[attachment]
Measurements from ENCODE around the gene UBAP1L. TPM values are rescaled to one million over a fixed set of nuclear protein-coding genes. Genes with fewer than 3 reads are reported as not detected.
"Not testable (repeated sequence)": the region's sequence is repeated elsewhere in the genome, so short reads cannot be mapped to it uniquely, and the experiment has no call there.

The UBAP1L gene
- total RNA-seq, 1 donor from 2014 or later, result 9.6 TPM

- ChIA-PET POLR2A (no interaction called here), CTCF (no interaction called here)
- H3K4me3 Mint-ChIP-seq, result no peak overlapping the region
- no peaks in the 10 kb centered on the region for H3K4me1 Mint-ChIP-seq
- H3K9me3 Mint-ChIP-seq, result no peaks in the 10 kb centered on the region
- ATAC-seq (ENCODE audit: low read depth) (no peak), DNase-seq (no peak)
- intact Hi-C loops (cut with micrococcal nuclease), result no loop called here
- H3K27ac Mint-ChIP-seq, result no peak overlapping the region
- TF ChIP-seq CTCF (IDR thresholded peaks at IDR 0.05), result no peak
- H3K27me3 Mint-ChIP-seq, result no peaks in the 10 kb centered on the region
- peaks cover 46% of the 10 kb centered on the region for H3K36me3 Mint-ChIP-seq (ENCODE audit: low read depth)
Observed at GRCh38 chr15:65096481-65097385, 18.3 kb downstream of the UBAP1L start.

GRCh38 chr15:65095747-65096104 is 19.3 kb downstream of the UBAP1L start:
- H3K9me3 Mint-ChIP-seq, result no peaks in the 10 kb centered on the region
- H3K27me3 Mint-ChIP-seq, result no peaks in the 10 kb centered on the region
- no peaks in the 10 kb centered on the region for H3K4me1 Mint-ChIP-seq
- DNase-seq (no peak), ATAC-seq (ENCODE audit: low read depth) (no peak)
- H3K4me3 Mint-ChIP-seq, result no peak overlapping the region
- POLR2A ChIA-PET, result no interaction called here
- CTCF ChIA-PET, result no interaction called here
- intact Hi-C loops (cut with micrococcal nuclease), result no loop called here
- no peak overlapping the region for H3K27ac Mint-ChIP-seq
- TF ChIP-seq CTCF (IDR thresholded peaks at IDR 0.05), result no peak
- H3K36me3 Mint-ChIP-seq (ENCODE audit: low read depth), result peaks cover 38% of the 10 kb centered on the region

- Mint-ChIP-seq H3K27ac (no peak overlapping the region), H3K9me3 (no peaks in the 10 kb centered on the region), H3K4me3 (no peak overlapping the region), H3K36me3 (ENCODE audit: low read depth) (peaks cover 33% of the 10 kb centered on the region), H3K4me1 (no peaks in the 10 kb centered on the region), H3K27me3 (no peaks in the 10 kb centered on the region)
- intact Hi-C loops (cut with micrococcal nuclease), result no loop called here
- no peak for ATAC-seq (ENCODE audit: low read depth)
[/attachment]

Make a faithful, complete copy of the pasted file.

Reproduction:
Measurements from ENCODE around the gene UBAP1L. TPM values are rescaled to one million over a fixed set of nuclear protein-coding genes. Genes with fewer than 3 reads are reported as not detected.
"Not testable (repeated sequence)": the region's sequence is repeated elsewhere in the genome, so short reads cannot be mapped to it uniquely, and the experiment has no call there.

The UBAP1L gene
- total RNA-seq, 1 donor from 2014 or later, result 9.6 TPM

- ChIA-PET POLR2A (no interaction called here), CTCF (no interaction called here)
- H3K4me3 Mint-ChIP-seq, result no peak overlapping the region
- no peaks in the 10 kb centered on the region for H3K4me1 Mint-ChIP-seq
- H3K9me3 Mint-ChIP-seq, result no peaks in the 10 kb centered on the region
- ATAC-seq (ENCODE audit: low read depth) (no peak), DNase-seq (no peak)
- intact Hi-C loops (cut with micrococcal nuclease), result no loop called here
- H3K27ac Mint-ChIP-seq, result no peak overlapping the region
- TF ChIP-seq CTCF (IDR thresholded peaks at IDR 0.05), result no peak
- H3K27me3 Mint-ChIP-seq, result no peaks in the 10 kb centered on the region
- peaks cover 46% of the 10 kb centered on the region for H3K36me3 Mint-ChIP-seq (ENCODE audit: low read depth)
Observed at GRCh38 chr15:65096481-65097385, 18.3 kb downstream of the UBAP1L start.

GRCh38 chr15:65095747-65096104 is 19.3 kb downstream of the UBAP1L start:
- H3K9me3 Mint-ChIP-seq, result no peaks in the 10 kb centered on the region
- H3K27me3 Mint-ChIP-seq, result no peaks in the 10 kb centered on the region
- no peaks in the 10 kb centered on the region for H3K4me1 Mint-ChIP-seq
- DNase-seq (no peak), ATAC-seq (ENCODE audit: low read depth) (no peak)
- H3K4me3 Mint-ChIP-seq, result no peak overlapping the region
- POLR2A ChIA-PET, result no interaction called here
- CTCF ChIA-PET, result no interaction called here
- intact Hi-C loops (cut with micrococcal nuclease), result no loop called here
- no peak overlapping the region for H3K27ac Mint-ChIP-seq
- TF ChIP-seq CTCF (IDR thresholded peaks at IDR 0.05), result no peak
- H3K36me3 Mint-ChIP-seq (ENCODE audit: low read depth), result peaks cover 38% of the 10 kb centered on the region

- Mint-ChIP-seq H3K27ac (no peak overlapping the region), H3K9me3 (no peaks in the 10 kb centered on the region), H3K4me3 (no peak overlapping the region), H3K36me3 (ENCODE audit: low read depth) (peaks cover 33% of the 10 kb centered on the region), H3K4me1 (no peaks in the 10 kb centered on the region), H3K27me3 (no peaks in the 10 kb centered on the region)
- intact Hi-C loops (cut with micrococcal nuclease), result no loop called here
- no peak for ATAC-seq (ENCODE audit: low read depth)